Md. Couple Invites the Internet to Their Same-Sex Wedding


COLLEGE PARK, Md.—For Chris and Shawn Riley, making their wedding guest list is a daunting task—as it would be for any couple inviting every Marylander who voted in favor of same-sex marriage this year.

Two weeks before the election, Elkridge resident Chris Riley, 31, took to Reddit, a popular social news website that bills itself as “the front page of the Internet,” to make an unusual announcement.

He and Shawn promised to invite anyone who voted for the same-sex marriage referendum to their wedding ceremony in Maryland.

“I thought that it would maybe help sway votes in our favor if people [who would not ordinarily have the chance to attend a same-sex wedding] got the opportunity to witness first hand what a gay wedding looks like,” said Chris, a gay rights advocate who works for a fire protection company.

His post prompted hundreds of replies from Reddit users voicing their support and vowing to vote for same-sex marriage.

Redditor Chelsea Reid of Mechanicsville has already marked her calendar to attend the couple’s wedding in April. She said she voted for Question 6, the same-sex marriage referendum, and is happy to see the Rileys legally get married in her state.

“I for one will be there. I've already promised to bring glitter,” she said. “I think it's an honor to be able to see two people in love finally have the chance to be married just like any heterosexual couple.”

The Rileys have used the Internet for more than just activism. They also met each other online four years ago.

Shawn, 33, a chef, said that even though he had struggled to come out for years, he knew Chris was ‘the one’ when they first met.

“When he walked in the front door, I about lost it...I knew that second we were going to get married,” he said in an interview, sitting next to a blushing Chris.

They tied the knot in a civil marriage in Washington, D.C., in April 2010, nearly a year after they moved into an apartment in Elkridge with their two dogs. That’s when Chris Rochford took Shawn’s last name to become Chris Riley.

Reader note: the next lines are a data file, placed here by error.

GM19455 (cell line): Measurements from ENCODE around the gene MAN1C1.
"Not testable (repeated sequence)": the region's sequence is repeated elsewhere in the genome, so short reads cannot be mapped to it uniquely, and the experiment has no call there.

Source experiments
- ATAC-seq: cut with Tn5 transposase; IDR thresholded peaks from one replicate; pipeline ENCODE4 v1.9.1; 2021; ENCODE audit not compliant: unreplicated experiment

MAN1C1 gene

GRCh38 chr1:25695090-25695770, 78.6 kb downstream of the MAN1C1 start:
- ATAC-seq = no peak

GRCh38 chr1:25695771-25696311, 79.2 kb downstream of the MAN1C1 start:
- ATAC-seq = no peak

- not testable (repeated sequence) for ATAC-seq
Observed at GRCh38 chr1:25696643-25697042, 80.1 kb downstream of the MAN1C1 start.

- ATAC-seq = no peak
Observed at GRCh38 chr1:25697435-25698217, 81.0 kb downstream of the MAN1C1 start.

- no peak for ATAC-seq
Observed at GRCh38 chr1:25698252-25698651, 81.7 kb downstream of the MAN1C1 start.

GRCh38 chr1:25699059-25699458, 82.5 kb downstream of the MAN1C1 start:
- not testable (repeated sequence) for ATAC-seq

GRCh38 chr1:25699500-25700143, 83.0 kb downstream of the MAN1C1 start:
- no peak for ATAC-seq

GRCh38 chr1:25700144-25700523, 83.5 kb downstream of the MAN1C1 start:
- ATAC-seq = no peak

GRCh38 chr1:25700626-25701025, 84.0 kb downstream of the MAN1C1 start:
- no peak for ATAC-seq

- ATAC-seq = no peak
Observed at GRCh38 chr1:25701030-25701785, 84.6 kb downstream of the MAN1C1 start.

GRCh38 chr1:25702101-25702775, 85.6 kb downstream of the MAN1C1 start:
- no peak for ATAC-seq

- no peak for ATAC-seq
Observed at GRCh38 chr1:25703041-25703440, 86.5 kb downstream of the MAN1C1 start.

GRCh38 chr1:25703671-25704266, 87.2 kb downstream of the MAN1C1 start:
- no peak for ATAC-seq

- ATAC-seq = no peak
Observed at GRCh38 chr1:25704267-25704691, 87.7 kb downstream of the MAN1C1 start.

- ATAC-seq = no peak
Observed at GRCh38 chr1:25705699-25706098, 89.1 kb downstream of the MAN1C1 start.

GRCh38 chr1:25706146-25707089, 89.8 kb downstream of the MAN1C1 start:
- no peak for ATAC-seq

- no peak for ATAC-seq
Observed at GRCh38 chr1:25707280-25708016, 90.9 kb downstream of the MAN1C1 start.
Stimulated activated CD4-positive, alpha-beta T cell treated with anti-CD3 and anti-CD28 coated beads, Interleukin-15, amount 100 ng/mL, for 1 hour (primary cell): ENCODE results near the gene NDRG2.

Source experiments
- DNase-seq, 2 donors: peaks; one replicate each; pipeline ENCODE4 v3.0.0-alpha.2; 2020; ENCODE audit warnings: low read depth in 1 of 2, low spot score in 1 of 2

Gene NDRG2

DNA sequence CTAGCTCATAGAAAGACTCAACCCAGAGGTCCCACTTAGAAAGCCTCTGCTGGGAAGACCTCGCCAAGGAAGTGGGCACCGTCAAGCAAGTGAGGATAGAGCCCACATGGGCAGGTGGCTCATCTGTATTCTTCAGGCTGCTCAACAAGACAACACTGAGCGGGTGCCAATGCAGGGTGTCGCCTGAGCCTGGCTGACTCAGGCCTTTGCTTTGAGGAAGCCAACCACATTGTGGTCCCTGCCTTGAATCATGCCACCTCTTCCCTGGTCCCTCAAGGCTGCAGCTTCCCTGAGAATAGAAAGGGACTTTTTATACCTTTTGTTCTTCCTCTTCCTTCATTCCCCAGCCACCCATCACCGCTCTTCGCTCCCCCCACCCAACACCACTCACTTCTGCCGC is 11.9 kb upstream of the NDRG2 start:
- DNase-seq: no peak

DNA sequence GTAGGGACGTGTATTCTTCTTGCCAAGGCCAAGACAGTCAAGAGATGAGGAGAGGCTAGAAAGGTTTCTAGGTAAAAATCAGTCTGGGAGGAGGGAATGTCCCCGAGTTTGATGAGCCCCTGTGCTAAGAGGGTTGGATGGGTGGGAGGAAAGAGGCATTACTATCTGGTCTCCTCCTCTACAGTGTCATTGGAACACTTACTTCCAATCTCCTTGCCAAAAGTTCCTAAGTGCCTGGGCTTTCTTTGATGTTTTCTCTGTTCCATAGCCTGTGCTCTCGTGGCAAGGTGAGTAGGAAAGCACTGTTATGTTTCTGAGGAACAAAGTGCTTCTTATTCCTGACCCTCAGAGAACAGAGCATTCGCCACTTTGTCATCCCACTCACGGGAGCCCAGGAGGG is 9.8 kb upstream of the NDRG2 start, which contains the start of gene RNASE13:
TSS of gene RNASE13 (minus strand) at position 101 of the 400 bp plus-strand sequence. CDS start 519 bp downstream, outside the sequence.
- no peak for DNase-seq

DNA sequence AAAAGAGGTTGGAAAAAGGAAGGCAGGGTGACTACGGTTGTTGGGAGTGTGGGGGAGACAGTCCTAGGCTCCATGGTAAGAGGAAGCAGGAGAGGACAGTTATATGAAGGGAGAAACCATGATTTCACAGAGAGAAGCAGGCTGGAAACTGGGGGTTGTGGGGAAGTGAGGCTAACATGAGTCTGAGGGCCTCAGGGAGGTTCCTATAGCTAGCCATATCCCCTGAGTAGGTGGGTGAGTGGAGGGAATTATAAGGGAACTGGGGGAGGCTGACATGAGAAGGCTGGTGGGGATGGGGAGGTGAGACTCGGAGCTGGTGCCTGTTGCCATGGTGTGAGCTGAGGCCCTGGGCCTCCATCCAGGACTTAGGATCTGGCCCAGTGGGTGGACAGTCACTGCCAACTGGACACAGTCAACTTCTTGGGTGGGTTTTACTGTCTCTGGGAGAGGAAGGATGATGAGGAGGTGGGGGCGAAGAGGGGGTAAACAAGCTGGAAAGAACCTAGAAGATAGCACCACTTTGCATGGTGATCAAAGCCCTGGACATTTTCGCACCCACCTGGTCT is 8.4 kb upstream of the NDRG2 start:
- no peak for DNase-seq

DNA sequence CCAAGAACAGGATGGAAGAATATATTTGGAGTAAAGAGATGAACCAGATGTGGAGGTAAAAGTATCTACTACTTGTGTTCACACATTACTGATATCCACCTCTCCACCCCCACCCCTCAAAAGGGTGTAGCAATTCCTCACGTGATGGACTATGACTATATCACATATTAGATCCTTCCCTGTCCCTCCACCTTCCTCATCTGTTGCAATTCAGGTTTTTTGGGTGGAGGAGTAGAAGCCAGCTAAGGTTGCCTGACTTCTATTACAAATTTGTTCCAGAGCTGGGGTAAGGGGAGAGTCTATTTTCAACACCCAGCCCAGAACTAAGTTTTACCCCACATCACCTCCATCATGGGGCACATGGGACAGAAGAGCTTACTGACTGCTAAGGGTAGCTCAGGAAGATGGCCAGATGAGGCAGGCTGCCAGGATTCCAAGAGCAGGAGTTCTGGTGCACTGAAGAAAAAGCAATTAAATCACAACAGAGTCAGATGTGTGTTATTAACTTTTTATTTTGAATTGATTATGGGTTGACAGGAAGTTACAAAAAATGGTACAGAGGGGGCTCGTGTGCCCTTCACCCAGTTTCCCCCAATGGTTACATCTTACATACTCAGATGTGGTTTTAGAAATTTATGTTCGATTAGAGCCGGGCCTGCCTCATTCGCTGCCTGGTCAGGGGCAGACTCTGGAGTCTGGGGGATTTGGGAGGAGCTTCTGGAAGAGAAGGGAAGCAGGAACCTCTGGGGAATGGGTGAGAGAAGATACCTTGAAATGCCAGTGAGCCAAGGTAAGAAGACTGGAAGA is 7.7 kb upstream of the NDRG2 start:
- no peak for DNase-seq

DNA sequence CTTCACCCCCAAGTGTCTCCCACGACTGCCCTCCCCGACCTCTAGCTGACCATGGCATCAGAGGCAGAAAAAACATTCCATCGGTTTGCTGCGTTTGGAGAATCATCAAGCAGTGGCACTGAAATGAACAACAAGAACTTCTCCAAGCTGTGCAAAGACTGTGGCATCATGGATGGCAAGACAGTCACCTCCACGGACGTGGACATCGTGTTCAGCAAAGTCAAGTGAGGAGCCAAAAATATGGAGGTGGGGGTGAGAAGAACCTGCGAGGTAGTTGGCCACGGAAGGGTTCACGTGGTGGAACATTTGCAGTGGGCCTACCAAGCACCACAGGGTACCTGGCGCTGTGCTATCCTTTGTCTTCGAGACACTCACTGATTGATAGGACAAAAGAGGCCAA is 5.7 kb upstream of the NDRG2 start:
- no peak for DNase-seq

Both wanted a wedding ceremony with their friends and family in Maryland, their home state, but couldn’t because same-sex marriage wasn’t legal at the time.

“We came to the realization that we should not waste our time, energy, money, or emotions on a wedding here in a state that refuses to recognize our marriage in the first place,” Chris said.

The Rileys didn’t sit by idly, though. They became involved with Equality Maryland, a civil rights organization, and actively lobbied for the marriage equality bill in Maryland. They also testified in favor of same-sex marriage at several hearings in Annapolis. When the bill was signed into law last year, the Riley’s celebration was cut short by the state’s decision to put the law to referendum.

“I have worked tirelessly over the past several years to get [same-sex] marriage signed into law here, and then worked harder to get the law passed by the referendum,” Chris said.

Shawn was in Boston for work when Chris broke the news about the Reddit invitation.

“I think it’s a really cool, exciting idea that lets Marylanders see that we’re the same—we bicker, we have our good times, we’re just like any other straight married couple,” Shawn said.